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Celebrate the Deceased, Dont Tax Them to Death

Dead people do no wrong. This is true even if the dead people happen to have been rich.

Anyone who has died with a large amount of wealth has done well by society: She has worked hard and saved well, and she has not spent all of her money on herself. A principled society should celebrate its frugal deceased. But America taxes them – and at rates exceeding 50 percent. That’s a disgrace.

Because so few Americans – about 1 percent of all decedents – actually pay any death tax, few know that it is the most onerous of American taxes. There is a large exemption slated to move to $1 million by 2006. Husband and wife, with careful planning, can combine their exemption levels to pass up to $2 million to their heirs, tax-free. This means, of course, that most Janes and Joes don’t have to worry about the tax. But over and above its exemption level, the death toll can be high indeed. Rates start in at 37 percent and quickly reach a flat 55 percent.

That’s a high toll. Worse, it falls on money that has already been taxed, sometimes twice, under the income tax. When you earn money, you pay one tax. If you save it and earn interest or dividends, that yield to savings gets taxed, too. The estate tax is merely another injury added to the insult of taxing savings in the first place.

The death tax is an awful messy tax to be carrying around exorbitant rates. All taxes have loopholes, of course. But the estate tax is riddled with them. These lead to a complicated, costly mess that keeps estate-tax lawyers, but few others, happy.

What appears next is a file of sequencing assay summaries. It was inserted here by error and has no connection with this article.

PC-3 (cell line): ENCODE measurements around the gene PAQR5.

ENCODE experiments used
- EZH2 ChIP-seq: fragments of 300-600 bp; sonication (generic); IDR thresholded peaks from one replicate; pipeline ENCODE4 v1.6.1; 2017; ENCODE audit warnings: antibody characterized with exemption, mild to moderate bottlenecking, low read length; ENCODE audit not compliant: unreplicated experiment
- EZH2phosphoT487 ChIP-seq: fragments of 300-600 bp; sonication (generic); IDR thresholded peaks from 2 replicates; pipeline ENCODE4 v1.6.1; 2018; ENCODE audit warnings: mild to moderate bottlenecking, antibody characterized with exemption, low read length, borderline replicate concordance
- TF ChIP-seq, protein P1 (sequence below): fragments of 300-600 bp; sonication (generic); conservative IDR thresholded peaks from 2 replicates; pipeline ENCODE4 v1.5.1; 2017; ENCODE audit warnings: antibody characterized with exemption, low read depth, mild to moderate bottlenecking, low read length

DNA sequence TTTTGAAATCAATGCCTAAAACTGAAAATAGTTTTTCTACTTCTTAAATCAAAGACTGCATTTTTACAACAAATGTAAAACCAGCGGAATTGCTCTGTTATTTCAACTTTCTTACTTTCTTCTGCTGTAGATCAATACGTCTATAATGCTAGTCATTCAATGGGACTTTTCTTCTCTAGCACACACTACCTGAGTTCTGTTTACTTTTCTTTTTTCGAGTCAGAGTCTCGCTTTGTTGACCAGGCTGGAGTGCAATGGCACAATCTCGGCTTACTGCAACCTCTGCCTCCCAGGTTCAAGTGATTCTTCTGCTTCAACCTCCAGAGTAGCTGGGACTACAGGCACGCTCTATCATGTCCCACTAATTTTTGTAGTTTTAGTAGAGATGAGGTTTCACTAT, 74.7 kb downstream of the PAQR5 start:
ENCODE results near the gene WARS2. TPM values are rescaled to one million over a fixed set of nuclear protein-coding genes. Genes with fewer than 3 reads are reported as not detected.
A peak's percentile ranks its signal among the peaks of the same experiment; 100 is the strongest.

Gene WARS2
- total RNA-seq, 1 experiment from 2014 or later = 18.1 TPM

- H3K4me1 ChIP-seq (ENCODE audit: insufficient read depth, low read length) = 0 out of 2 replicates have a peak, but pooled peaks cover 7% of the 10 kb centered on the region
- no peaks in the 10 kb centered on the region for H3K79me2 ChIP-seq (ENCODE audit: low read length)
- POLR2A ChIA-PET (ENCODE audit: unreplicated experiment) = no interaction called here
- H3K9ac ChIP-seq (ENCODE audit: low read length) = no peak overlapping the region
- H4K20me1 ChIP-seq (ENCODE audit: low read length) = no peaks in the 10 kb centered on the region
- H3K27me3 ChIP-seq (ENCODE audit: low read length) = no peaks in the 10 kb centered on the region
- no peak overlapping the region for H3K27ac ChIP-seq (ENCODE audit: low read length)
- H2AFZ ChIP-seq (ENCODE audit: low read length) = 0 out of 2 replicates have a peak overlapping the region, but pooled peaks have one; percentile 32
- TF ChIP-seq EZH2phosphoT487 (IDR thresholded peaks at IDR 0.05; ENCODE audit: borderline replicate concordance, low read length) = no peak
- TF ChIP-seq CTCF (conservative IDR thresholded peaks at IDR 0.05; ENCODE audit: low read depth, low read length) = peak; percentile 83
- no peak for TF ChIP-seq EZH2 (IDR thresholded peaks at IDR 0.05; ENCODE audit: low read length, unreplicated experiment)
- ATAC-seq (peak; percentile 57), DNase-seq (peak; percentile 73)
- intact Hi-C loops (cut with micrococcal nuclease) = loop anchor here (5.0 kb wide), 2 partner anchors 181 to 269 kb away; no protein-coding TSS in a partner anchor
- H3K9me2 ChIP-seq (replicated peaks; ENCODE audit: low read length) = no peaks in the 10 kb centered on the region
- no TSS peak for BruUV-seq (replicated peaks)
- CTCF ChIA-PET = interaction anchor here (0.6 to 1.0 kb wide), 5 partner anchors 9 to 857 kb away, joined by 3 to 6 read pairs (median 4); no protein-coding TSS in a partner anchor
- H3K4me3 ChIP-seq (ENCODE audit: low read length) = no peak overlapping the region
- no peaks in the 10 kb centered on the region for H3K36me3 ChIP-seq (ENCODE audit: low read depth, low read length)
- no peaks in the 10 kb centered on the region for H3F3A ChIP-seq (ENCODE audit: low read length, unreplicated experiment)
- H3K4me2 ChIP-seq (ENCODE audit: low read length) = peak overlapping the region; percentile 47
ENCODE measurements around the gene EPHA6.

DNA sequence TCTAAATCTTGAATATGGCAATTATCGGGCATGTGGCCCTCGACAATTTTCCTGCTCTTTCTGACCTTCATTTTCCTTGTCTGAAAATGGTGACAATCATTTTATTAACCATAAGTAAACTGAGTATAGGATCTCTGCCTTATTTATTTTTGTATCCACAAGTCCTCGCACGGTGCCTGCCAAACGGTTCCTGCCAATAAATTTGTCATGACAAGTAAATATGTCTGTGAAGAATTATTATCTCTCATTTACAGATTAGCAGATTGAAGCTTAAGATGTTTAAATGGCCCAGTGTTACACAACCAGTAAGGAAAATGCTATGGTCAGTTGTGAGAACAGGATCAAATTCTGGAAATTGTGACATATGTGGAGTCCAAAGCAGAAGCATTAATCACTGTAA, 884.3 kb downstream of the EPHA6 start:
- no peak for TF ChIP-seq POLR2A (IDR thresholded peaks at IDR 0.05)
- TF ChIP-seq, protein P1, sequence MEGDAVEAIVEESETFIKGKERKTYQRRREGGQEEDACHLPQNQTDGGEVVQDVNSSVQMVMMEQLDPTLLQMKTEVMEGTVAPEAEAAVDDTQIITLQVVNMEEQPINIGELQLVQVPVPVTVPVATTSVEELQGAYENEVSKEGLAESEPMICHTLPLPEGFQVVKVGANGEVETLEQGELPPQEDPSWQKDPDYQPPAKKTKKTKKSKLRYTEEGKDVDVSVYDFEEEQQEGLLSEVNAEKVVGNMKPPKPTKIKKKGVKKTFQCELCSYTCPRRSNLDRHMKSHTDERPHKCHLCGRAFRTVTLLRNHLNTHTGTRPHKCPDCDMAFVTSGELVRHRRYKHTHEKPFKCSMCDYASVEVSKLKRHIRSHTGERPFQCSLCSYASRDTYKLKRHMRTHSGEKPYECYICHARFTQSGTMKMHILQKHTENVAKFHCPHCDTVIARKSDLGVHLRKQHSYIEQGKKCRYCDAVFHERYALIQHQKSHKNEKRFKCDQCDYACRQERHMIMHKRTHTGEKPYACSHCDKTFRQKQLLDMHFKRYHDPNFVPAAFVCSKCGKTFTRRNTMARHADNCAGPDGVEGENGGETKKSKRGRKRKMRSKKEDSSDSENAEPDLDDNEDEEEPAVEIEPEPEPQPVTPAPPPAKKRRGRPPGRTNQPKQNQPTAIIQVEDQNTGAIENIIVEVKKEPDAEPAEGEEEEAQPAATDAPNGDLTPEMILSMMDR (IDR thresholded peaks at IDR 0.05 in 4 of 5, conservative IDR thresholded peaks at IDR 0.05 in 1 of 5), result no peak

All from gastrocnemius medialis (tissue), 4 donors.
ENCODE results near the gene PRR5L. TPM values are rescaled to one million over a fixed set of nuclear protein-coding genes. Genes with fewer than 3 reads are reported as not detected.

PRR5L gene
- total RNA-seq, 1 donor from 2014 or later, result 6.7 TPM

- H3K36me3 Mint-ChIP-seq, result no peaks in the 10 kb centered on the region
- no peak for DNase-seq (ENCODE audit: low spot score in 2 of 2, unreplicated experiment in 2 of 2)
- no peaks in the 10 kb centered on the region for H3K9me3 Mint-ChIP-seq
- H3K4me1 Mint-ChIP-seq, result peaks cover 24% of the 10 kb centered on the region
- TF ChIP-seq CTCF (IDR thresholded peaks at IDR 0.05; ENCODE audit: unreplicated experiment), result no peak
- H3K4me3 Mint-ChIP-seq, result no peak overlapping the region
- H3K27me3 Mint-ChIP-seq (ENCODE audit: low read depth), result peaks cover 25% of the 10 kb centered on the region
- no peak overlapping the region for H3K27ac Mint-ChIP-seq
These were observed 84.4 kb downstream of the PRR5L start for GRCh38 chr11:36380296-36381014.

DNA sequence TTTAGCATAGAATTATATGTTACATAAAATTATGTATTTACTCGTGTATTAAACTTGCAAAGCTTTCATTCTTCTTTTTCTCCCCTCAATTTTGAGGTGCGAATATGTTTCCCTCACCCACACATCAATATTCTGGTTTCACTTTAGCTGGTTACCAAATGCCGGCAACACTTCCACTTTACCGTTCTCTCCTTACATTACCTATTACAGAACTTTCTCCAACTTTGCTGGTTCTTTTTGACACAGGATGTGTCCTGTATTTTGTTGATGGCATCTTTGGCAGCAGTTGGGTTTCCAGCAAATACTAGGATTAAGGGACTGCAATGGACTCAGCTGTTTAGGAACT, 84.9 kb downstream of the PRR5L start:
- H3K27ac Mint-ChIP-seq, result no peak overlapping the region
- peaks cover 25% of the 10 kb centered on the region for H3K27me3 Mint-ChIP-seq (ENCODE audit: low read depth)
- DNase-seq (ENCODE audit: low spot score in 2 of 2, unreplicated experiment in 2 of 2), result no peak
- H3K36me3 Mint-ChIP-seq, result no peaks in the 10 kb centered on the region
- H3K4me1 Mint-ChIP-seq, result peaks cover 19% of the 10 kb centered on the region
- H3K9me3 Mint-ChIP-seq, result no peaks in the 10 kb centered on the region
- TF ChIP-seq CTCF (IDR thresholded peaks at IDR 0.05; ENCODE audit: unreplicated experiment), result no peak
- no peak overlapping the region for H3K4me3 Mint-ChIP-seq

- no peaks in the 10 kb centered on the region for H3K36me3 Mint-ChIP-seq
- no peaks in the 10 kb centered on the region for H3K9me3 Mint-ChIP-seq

Liberals are constantly trying to plug up these holes. Given the high tax rates and the enduring interest in passing on leftover wealth to one’s heirs, this is a losing cause. Estate tax reform is like the French fixing the Maginot Line between World Wars.

Worse, no matter what liberals do, one gaping loophole will remain under any death tax: immediate consumption. The best way to avoid the death tax’s sting is to spend all of your money before you die. But what kind of incentive is that?

The ultimate irony is that we don’t need death taxes. We should tax people when they spend, not when they earn, save – or die. Dead people don’t spend. The best thing to do, in the name of fairness and common sense, is simply to scrap the flawed status quo and move to a consistent consumption tax, one that would collect its toll from the heirs when and as they spend. Then we could kill the death tax. If we aren’t going to do that, lowering the tax is a good first step. This ought not to be a partisan issue. The death tax is a bad tax under just about any light.

The tax burden

Whether there is too much taxation in America is a subject of considerable debate.